Dukes Bar-B-Q of Walterboro

By:Page Ivey


If you know me, you know I love barbecue – vinegar and pepper barbecue to be exact.

So when a recent trip to the South Carolina ​Lowcountry took me near Walte​rboro, I could not miss an opportunity to visit D​ukes Bar-B-Q Restaurant.

Walterboro never seems to be “on my way” when I travel, so it’s been awhile since I’ve been there. Sure, it’s right beside Interstate 95, but as the road less traveled insider, I rarely get on the interstates. My recent excursion has reminded me that the city and Colleton County are a destination all their own, not just a stop on the way.

If you grew up eating in South Carolina barbecue joints, Dukes will feel like home, kind of a plain-Jane restaurant with décor straight from the 1970s: A couple dozen tables in the main dining room, more tables set off by an accordion room divider so large groups can all sit together, a simple buffet line and a fix-it-yourself beverage station with all the soda, ice tea, water and coffee you can drink, but no alcohol.

You pay before you eat at Dukes because you know the food will be worth it. On the buffet sit warming trays full of the reason you’ve come: big chunks of slow-cooked, smoked barbecue, chicken bog, hash and rice and a load of fried things: chicken, okra and fatback.

Dukes is located in a no-man’s land for barbecue sauces. Orang​eburg just a little to the north tends toward a tomato-based sauce, while Colu​mbia, as we all know, is fond of mustard. The Pee ​Dee and coastal regions serve, in my humble opinion, the premier barbecue, steeped in vinegar and pepper, but that is about two hours away.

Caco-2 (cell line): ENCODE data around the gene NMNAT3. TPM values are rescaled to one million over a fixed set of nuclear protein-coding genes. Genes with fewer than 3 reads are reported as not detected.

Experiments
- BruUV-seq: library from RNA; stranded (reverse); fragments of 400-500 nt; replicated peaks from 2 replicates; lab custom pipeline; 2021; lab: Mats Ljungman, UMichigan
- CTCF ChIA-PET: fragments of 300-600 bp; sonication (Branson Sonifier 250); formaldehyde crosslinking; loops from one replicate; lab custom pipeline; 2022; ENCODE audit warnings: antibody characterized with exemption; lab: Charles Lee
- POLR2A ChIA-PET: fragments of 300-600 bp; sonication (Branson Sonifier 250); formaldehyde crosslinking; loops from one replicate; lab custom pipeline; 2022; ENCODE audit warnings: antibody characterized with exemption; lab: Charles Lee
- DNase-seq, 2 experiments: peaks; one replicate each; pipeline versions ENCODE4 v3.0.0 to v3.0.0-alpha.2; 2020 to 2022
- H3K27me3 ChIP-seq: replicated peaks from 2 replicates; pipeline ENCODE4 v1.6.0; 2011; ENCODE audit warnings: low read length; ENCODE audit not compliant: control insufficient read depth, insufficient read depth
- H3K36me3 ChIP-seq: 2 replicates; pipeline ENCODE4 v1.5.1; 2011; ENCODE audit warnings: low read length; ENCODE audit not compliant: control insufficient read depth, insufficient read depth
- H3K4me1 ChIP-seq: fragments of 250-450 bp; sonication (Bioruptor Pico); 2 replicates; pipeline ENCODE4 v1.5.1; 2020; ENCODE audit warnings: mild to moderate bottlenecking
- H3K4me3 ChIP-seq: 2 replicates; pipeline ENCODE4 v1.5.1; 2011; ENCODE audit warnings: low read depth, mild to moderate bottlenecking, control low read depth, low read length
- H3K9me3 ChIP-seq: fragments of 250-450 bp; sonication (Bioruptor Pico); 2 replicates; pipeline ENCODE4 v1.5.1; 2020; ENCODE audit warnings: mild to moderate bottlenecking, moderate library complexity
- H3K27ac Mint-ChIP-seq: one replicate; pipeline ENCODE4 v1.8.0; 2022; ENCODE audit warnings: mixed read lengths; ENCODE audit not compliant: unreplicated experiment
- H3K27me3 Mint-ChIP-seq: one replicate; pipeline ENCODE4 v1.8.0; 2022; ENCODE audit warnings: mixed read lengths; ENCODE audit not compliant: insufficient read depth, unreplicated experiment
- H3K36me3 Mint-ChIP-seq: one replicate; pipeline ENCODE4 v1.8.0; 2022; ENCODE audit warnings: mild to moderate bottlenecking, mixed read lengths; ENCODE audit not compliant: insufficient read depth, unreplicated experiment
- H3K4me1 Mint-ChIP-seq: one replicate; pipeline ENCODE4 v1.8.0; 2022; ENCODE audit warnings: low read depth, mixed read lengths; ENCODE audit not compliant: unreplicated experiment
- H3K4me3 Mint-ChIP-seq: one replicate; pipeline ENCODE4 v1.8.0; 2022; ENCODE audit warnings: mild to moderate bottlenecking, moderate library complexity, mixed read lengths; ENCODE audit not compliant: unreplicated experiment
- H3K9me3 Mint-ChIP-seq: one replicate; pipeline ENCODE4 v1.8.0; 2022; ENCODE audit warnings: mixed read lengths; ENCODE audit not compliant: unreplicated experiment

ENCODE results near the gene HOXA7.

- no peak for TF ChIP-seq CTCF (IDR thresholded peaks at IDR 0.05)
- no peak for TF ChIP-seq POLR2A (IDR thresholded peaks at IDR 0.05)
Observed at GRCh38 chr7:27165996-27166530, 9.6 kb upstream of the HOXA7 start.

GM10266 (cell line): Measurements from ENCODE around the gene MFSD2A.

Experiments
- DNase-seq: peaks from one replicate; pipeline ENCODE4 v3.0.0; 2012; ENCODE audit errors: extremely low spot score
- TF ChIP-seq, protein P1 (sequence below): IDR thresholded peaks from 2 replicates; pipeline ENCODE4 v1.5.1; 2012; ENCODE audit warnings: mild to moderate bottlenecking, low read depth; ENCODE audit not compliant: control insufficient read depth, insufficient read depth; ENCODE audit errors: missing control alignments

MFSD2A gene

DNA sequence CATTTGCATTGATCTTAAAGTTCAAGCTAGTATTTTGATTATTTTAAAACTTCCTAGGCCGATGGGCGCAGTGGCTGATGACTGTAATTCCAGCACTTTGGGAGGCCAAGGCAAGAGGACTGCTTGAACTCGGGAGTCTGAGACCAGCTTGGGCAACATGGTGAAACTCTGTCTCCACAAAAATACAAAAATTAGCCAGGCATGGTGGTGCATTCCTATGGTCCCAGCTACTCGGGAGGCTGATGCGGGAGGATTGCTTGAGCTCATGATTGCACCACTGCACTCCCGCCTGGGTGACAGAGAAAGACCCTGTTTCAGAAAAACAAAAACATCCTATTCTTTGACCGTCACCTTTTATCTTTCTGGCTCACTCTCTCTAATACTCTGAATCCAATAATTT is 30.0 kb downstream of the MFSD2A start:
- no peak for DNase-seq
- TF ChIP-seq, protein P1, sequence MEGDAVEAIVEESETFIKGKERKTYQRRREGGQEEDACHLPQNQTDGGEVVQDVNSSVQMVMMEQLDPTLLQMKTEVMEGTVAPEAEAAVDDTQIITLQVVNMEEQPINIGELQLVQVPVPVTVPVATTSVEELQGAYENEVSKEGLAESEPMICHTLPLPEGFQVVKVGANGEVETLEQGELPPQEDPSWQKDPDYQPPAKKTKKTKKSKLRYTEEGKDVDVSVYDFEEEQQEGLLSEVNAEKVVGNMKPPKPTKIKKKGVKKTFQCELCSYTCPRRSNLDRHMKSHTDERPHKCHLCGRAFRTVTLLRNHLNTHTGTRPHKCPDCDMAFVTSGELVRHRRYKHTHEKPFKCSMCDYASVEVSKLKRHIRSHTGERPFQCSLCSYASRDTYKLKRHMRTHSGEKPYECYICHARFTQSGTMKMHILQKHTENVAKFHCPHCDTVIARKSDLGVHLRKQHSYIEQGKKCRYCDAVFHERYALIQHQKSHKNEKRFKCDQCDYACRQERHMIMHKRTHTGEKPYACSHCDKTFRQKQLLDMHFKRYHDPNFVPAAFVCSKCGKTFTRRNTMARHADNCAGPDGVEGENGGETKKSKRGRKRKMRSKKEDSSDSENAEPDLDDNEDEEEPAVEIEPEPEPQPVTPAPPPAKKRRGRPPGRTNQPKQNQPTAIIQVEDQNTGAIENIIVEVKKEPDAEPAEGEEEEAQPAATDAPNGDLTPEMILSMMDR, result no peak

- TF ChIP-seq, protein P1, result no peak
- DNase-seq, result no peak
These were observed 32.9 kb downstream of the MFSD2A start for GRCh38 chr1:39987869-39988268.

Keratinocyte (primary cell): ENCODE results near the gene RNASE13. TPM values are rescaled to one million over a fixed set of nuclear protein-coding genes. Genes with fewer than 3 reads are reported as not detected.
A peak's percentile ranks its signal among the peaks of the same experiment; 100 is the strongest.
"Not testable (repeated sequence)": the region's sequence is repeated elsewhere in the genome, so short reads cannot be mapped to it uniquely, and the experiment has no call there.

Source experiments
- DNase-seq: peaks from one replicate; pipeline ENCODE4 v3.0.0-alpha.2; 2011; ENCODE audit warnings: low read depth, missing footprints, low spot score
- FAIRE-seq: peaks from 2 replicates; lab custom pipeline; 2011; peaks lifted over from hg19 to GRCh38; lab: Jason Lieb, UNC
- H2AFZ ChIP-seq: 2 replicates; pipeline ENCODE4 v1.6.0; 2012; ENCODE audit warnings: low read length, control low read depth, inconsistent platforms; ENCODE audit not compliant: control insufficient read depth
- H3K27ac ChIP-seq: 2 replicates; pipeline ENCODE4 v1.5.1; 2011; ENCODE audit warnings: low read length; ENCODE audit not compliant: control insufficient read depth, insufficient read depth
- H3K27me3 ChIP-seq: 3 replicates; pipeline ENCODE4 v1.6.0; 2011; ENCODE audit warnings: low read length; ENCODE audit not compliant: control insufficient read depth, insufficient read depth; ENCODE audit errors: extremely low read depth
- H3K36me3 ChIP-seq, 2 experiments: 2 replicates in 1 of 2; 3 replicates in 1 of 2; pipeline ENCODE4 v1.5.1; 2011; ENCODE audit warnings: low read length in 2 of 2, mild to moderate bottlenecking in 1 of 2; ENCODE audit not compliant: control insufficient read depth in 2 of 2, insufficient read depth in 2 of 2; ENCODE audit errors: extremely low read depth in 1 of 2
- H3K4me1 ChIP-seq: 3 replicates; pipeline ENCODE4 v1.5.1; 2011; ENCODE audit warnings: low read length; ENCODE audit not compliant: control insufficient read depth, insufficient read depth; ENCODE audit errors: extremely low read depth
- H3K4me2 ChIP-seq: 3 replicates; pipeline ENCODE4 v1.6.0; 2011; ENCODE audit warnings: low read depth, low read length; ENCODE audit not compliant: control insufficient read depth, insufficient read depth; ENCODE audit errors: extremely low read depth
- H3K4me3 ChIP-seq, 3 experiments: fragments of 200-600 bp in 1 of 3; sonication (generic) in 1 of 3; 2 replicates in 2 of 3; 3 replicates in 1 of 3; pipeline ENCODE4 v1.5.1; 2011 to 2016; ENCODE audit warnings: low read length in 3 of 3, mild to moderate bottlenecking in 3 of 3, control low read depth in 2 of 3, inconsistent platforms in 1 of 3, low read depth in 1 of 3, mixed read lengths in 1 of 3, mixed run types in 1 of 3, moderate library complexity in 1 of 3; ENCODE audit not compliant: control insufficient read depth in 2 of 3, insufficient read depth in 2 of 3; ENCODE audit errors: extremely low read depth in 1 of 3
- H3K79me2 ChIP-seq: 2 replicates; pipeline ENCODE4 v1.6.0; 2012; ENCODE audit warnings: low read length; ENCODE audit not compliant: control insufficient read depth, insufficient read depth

So Dukes does like so many restaurants that cater to a broad range of tastes: They compromise. The sauce is not put on the pork, but made available in a wide selection of condiment bottles on the buffet. There’s apple cider vinegar mustard, there’s smokey (tomato), there’s hot vinegar (I highly recommend this one) and there’s plain vinegar. It’s a little spicier than I remember from growing up in the Pee Dee, but it certainly gives the ’cue a kick.

Dukes also includes a loaf of white bread (an essential side) on each table.

Dukes is open more off than most barbecue restaurants: 11 a.m. to 8 p.m. on Wednesday, until 9 p.m. Thursday-Saturday and 11 a.m. to 2 p.m. on Sunday. And remember to save room for dessert: banana pudding, peach cobbler and ice cream.

Walterboro Bonus:

If you are going to eat at Dukes, you might as well sample some other Walterboro offerings. Check out: Slave Relic M​useum (843) 549-9130, 208 Carn St. Open 9:30 a.m. to 5 p.m. Monday through Thursday, 10 a.m. to 6 p.m. Saturday. Admission is $6 for adults and $5 for children.

The museum is the creation of Danny Drain, a former New York antiques collector who has spent decades building his collection of artifacts used by Africans during slavery. His museum is located a 19th century house and his collection includes historical documents and photographs for researchers. He has so many pieces in his collection that the items on exhibit change frequently.

South Carolina Artisans ​Center (843) 549-0011, 318 Wichman St. Open 9 a.m. to 5 p.m. Monday-Saturday, 1 to 6 p.m. Sunday. There are more than 250 juried artists displaying their wares here in a wide variety of mediums, including class, metal, glass, wood and film. Every third Saturday of the month includes live demonstrations from 11 a.m. to 3 p.m. – the perfect way to work up an appetite before heading to Dukes (or a great way to walk off some calories).

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